Another world first for Artemis: A laser link with an aircraft

Dec 18, 2006
Another world first for Artemis: A laser link with an aircraft
LOLA telescope assembly, as fitted to aircraft used in the Artemis laser link trials. Credits: Astrium

Artemis, the European Space Agency Advanced Relay and Technology Mission Satellite, successfully relayed optical laser links from an aircraft in early December. These airborne laser links, established over a distance of 40 000 km during two flights at altitudes of 6000 and 10 000 metres, represent a world first.

Another world first for Artemis: A laser link with an aircraft
Carrying three payloads plus a number of experiments, Artemis (Advanced Relay and Technology Mission Satellite) has been designed to test and operate new telecommunications techniques. The L-band mobile payload allows two-way voice and data communications, via satellite, between fixed Earth stations and land mobiles - trucks, trains or cars - anywhere in Europe and North Africa. Credits: ESA-J.Huart

The relay was set up through six two-way optical links between a Mystère 20 equipped with the airborne laser optical link LOLA (Liaison Optique Laser Aéroportée) and the SILEX laser link payload on board ARTEMIS in its geostationary orbital position at 36 000 kilometres altitude: a feat equivalent to targeting a golf ball over the distance between Paris and Brussels.

These tests were made by Astrium SAS (France), the prime constructor for both LOLA and SILEX, as part of the airborne laser optical link programme conducted by the DGA (French MoD procurement agency) from its Flight Test Centre at Istres, in the south of France. The ESA ground station of Redu, Belgium, also contributed to this success by managing the Artemis SILEX payload operations.

This clearly demonstrates the feasibility of an optical link between an airborne carrier and a geostationary satellite.

Previously, in November 2001, Artemis made a world premiere by establishing a laser link with the French Earth Observation satellite SPOT-4: imaging data was sent by SPOT-4 using a laser beam as signal carrier to Artemis and from there by radio waves to the ground. This unprecedented link-up between satellites in space was done in the framework of the SILEX development, an innovative payload which provides a laser beam as a data signal carrier.

More recently, since November 2005, Artemis has been relaying optical signals from KIRARI, the Japanese Optical Intersatellite Communications Engineering Test Satellite. This first ever two-way optical communication illustrated the value of this technology for the development of future Earth observation systems.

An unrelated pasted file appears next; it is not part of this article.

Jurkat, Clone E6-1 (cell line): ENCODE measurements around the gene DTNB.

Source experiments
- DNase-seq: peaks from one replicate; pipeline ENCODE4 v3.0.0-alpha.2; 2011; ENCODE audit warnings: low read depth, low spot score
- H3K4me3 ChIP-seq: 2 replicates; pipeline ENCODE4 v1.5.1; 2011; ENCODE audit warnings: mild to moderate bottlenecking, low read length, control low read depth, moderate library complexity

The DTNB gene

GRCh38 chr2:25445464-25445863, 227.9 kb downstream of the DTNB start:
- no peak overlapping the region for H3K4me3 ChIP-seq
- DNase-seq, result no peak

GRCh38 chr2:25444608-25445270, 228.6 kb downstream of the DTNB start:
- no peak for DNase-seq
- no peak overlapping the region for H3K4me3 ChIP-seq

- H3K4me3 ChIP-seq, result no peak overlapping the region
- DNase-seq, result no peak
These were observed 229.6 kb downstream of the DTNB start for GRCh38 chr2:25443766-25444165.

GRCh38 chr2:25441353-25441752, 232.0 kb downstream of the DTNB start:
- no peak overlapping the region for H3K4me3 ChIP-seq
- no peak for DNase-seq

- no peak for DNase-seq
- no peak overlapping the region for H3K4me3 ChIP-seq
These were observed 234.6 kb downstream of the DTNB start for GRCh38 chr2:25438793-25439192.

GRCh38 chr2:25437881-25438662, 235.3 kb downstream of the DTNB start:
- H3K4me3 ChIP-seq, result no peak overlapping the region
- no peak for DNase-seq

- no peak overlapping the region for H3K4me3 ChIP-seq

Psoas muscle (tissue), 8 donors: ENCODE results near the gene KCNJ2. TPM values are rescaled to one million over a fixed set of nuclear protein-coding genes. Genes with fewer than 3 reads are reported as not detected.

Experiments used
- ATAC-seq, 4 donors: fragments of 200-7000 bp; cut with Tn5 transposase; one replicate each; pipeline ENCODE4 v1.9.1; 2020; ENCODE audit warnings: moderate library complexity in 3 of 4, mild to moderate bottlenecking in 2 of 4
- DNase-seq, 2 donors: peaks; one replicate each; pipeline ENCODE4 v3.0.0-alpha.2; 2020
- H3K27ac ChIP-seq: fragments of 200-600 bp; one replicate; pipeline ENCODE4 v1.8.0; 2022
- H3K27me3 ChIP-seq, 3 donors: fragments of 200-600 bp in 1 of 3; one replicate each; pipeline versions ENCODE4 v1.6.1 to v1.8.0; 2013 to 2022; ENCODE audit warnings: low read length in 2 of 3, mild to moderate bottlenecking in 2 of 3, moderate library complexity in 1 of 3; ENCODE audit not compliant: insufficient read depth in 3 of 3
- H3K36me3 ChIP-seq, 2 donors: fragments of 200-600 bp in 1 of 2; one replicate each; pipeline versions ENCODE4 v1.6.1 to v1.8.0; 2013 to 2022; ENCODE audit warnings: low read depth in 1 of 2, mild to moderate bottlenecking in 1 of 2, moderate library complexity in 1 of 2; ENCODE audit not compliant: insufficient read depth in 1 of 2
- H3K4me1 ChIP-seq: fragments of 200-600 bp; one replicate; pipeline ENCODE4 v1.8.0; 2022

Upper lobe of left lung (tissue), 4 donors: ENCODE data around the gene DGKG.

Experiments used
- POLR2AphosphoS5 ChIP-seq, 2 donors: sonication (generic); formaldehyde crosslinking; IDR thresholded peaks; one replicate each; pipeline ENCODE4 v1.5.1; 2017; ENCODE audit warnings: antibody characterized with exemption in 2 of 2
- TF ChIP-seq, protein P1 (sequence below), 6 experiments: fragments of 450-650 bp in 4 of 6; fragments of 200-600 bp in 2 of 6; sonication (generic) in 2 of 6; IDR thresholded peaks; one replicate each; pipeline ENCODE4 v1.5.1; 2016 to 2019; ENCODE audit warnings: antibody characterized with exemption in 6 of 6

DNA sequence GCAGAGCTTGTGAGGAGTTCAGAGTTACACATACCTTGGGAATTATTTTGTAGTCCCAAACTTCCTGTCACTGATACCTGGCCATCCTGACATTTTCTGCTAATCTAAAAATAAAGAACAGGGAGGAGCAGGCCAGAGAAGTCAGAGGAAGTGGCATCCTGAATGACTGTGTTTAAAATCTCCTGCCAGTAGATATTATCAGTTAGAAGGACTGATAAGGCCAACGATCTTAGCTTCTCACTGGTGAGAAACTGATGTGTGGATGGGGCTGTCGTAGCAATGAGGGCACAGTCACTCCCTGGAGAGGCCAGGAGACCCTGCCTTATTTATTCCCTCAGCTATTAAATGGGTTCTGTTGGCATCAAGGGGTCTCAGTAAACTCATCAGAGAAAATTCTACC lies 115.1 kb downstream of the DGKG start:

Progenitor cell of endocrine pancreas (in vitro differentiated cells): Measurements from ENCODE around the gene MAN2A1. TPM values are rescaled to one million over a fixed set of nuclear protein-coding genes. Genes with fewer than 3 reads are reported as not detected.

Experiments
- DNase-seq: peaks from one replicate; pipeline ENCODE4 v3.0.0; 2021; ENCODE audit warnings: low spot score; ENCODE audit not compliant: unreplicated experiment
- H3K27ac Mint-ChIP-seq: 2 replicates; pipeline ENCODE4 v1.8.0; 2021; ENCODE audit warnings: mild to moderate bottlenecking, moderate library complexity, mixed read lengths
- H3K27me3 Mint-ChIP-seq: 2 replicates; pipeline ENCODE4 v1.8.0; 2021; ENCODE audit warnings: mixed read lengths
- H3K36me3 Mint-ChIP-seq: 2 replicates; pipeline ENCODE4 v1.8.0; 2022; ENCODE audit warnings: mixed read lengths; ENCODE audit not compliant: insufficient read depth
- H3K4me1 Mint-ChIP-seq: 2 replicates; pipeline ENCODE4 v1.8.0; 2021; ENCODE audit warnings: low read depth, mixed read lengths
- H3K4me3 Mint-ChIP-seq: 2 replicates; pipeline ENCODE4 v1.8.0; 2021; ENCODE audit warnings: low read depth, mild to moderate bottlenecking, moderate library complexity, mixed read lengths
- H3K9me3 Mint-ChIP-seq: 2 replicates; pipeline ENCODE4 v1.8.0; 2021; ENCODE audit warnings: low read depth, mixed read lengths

Optical technology has several advantages for data relay applications, including the capability to provide high data rates with low mass, low power terminals, combined with secure, interference-free communications. Earth observation can truly benefit from this new way of transmitting data around our planet.

On a daily basis Artemis is also relaying data in the Ka-band from Envisat, the ESA earth observation satellite, providing, since 2002, a comprehensive view of the Earth's oceans, land, atmosphere and ice caps.

Source: European Space Agency

Explore further: Research suggests Mars once had more water than Earth's Arctic ocean

add to favorites email to friend print save as pdf

Related Stories

Engineers put the 'squeeze' on human stem cells

Feb 10, 2015

After using optical tweezers to squeeze a tiny bead attached to the outside of a human stem cell, researchers now know how mechanical forces can trigger a key signaling pathway in the cells.

New pathway to valleytronics

Jan 27, 2015

A potential avenue to quantum computing currently generating quite the buzz in the high-tech industry is "valleytronics," in which information is coded based on the wavelike motion of electrons moving through ...

Recommended for you

Testing to diagnose power event in Mars rover

14 hours ago

NASA's Curiosity Mars rover is expected to remain stationary for several days of engineering analysis following an onboard fault-protection action on Feb. 27 that halted a process of transferring sample material ...

ESA experts assess risk from exploded satellite

15 hours ago

After studying the recent explosive break-up of a US satellite, ESA space debris experts have concluded this event does not increase the collision risk to nearby ESA missions in any meaningful way.

User comments : 0

Please sign in to add a comment. Registration is free, and takes less than a minute. Read more

Click here to reset your password.
Sign in to get notified via email when new comments are made.